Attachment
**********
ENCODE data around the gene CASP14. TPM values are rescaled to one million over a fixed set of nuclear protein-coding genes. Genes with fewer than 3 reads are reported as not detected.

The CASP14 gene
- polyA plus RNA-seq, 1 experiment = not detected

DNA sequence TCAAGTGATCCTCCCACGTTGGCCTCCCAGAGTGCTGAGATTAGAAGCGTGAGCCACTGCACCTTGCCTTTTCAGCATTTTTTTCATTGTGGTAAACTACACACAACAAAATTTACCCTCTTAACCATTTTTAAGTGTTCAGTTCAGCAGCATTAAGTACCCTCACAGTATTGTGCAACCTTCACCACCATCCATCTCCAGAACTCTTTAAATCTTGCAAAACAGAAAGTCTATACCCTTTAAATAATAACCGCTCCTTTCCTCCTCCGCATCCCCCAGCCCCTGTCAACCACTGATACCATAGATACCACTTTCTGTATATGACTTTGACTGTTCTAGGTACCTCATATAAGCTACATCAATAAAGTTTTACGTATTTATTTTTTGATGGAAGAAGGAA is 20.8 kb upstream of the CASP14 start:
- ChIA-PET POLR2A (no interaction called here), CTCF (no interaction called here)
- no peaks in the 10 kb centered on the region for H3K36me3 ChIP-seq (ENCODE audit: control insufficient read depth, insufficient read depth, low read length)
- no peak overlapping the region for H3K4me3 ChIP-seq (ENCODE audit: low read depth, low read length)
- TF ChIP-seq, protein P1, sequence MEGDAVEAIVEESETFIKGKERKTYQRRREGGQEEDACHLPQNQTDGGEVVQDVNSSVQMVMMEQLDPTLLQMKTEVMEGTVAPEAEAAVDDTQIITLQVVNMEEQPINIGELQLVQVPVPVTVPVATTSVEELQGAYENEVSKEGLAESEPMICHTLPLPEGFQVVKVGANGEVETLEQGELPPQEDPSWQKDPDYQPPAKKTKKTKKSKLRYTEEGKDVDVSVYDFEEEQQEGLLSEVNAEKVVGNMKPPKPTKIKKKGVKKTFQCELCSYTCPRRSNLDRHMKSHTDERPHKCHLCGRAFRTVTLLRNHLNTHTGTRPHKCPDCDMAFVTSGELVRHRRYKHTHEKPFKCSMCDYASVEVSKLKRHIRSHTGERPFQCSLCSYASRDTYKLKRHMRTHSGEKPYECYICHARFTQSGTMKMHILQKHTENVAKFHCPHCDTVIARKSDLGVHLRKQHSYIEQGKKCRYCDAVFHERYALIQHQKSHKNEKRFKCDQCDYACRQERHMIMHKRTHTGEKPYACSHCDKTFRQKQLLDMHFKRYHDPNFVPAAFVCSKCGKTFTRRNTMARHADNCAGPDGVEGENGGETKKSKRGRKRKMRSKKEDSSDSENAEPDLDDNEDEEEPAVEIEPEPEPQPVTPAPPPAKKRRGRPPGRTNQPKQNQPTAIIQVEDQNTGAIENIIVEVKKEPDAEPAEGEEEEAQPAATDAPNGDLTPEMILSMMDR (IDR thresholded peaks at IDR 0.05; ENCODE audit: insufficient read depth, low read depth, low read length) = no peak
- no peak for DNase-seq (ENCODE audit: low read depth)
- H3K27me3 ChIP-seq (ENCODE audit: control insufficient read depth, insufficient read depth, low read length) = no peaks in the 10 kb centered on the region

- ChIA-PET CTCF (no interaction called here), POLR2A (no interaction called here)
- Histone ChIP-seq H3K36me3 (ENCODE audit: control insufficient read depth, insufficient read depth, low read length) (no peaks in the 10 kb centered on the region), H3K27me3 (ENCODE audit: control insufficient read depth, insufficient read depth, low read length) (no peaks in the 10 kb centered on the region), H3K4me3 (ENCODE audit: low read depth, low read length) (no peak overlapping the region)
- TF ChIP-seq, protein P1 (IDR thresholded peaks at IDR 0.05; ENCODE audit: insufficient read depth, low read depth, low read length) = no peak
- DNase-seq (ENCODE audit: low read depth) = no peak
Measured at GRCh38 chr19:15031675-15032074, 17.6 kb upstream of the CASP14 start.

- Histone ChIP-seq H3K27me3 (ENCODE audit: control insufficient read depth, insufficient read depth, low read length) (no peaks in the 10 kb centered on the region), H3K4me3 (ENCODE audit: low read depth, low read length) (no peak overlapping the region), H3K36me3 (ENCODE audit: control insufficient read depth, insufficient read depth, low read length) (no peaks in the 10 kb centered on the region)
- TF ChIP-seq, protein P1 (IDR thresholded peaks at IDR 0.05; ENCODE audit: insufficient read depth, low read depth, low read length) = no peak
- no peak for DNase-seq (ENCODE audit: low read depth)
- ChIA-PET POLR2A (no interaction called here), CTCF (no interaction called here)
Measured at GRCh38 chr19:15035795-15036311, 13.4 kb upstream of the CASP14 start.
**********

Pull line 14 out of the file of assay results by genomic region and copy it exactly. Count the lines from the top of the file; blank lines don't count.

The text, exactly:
- DNase-seq (ENCODE audit: low read depth) = no peak